Video: State of the Streaming Market 2021

Streaming Media is back to take the pulse of the Streaming market following on from their recent, mid-year survey measuring the impact of the pandemic. This is the third annual snapshot of the state of the streaming market which will be published by Streaming Media in March. To give us this sneak peak, Eric Schumacher-Rasmussen is joined by colleague Tim Siglin and Harmonic Inc.’s Robert Gambino,

They start off with a look at the demographics of the respondents. It’s no surprise that North America is well represented as Streaming Media is US-based and both the USA and Canada have very strong broadcast markets in terms of publishers and vendors. Europe is represented to the tune of 14% and South America’s representation has doubled which is in line with other trends showing notable growth in the South American market. In terms of individuals, exec-level and ‘engineering’ respondents were equally balanced with a few changes in the types of institutions represented. Education and houses of worship have both grown in representation since the last survey.

Of responding companies, 66% said that they both create and distribute content, a percentage that continues to grow. This is indicative, the panel says, of the barrier to entry of distribution continuing to fall. CDNs are relatively low cost and the time to market can be measured in weeks. Answering which type of streaming they are involved in, live and on-demand were almost equal for the first time in this survey’s history. Robert says that he’s seen a lot of companies taking to using the cloud to deliver popups but also that streaming ecosystems are better attuned to live video than they used to be.

Reading the news, it seems that there’s a large migration into the cloud, but is that shown in the data? When asked about their plans to move to the cloud, around a third had already moved but only a quarter said they had no plans. This means there is plenty of room for growth for both cloud platforms and vendors. In terms of the service itself, video quality was the top ‘challenge’ identified followed by latency, scalability and buffering respectively. Robert points out better codecs delivering lower bitrates helps alleviate all of these problems as well as time to play, bandwidth and storage costs.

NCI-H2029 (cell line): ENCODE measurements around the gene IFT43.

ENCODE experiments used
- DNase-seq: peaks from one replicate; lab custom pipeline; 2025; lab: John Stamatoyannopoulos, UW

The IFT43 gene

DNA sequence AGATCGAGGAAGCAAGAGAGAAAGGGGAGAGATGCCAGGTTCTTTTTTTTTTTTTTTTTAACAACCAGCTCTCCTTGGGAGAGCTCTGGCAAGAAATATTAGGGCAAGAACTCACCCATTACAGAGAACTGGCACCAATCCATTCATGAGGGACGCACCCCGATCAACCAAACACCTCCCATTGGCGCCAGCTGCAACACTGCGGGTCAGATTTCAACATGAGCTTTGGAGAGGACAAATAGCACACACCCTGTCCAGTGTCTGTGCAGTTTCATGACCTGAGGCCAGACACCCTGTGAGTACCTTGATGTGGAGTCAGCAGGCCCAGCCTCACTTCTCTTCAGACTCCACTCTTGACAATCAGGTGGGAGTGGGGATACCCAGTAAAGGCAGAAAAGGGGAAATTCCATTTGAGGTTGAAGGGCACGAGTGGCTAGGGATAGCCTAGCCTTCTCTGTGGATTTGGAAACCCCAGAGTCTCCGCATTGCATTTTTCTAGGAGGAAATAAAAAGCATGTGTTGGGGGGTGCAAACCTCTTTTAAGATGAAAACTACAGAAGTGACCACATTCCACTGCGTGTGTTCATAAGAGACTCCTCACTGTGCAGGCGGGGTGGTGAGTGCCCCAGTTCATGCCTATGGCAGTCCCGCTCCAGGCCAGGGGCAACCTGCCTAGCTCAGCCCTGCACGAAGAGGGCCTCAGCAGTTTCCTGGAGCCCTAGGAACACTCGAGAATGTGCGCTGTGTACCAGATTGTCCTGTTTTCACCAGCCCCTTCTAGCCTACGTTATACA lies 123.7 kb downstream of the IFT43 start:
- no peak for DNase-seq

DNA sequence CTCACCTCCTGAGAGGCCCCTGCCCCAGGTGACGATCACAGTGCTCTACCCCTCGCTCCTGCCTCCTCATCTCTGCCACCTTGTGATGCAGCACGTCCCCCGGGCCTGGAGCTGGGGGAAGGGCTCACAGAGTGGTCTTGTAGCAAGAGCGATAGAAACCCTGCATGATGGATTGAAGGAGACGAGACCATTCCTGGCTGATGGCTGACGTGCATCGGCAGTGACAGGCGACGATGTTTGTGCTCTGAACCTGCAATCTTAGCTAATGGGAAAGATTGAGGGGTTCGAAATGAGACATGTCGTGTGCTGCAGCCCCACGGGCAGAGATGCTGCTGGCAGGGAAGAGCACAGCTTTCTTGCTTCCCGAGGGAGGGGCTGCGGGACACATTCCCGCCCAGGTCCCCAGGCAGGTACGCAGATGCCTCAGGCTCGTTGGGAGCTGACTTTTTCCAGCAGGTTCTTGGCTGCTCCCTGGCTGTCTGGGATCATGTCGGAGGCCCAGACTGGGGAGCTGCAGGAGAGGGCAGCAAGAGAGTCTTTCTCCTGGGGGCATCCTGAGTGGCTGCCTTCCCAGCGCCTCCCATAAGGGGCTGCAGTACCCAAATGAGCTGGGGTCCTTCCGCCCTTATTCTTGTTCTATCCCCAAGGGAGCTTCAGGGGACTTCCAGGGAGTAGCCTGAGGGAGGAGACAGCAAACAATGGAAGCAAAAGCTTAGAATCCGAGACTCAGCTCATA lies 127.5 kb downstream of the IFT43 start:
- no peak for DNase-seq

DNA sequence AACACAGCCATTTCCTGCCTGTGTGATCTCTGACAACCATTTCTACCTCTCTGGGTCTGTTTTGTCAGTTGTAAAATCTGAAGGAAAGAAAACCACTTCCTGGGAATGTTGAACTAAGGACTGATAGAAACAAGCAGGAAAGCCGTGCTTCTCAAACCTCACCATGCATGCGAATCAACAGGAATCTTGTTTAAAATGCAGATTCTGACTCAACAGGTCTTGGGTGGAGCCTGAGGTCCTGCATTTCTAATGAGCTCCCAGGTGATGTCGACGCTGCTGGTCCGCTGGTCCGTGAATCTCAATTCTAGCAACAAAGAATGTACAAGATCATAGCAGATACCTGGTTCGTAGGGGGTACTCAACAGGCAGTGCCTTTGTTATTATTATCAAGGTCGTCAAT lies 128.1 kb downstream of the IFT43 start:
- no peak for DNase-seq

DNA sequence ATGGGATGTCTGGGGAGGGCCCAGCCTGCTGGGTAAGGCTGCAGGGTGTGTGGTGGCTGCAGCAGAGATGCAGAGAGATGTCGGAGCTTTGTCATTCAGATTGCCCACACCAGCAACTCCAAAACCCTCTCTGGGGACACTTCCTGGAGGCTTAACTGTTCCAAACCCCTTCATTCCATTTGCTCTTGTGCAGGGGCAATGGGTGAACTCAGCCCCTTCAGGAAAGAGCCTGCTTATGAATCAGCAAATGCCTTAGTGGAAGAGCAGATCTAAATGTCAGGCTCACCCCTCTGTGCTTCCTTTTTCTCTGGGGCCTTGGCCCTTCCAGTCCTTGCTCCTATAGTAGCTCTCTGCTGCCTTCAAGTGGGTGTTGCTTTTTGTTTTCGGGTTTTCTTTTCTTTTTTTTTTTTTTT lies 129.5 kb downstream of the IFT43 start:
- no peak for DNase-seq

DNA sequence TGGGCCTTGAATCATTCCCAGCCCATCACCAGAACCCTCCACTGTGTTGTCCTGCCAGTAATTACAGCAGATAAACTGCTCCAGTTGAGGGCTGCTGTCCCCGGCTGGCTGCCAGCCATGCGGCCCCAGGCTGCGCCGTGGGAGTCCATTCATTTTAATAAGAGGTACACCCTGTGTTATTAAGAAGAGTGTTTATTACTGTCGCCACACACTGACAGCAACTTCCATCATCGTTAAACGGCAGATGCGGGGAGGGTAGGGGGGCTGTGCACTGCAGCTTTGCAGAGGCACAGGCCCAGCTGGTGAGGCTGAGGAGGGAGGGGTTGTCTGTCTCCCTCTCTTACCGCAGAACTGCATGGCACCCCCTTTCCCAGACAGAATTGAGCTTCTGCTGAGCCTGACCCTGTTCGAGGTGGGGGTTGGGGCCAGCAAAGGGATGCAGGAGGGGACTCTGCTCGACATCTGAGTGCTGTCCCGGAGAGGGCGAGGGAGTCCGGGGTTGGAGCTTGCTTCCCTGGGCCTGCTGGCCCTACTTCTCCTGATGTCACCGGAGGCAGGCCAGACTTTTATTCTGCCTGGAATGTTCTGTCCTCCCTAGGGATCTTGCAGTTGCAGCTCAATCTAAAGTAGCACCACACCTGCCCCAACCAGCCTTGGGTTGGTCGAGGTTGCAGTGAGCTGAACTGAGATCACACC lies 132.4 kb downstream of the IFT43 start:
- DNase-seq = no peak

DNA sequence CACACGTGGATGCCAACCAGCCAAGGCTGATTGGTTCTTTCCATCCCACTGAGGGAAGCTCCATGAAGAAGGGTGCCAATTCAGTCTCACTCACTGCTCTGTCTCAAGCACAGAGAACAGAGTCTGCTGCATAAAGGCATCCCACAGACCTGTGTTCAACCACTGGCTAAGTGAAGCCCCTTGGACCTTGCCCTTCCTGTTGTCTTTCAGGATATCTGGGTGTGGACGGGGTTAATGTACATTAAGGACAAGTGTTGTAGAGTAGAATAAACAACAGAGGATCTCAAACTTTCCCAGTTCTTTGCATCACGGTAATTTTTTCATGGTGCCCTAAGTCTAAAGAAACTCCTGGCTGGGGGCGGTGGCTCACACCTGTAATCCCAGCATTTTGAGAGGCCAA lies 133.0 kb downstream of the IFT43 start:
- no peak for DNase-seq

There have been a lot of talks on dynamic server-side ad insertion in 2020 including for use with targetted advertising, but who’s actually adopting it. Over half of respondents indicated they weren’t going to move into that sphere and that’s likely because many governmental and educational services don’t need advertising to start with. But 10% are planning to implement it within the next 12 months which represents a doubling of adoption, so growth is not slow. Robert’s experience is that many people in ad sales are still used to selling on aggregate and don’t understand the power of targetted advertising and, indeed, how it works. Education, he feels, is key to continuing growth.

The panel finishes by discussing what companies hope to get out of the move to virtualised or cloud infrastructure. Flexibility comes in just above reliability with cost savings only being third. Robert comes back to pop-up channels which, based on the release of a new film or a sports event, have proved popular and are a good example of the flexibility that companies can easily access and monetise. There are a number of companies that are heavily investing in private cloud as well those who are migrating to public cloud. Either way, these benefits are available to companies who invest and, as we’re seeing in South America, cloud can offer an easy on-ramp to expanding both scale and feature-set of your infrastructure without large Capex projects. Thus it’s the flexibility of the solution which is driving expansion and improvements in quality and production values.

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Speakers

Tim Siglin Tim Siglin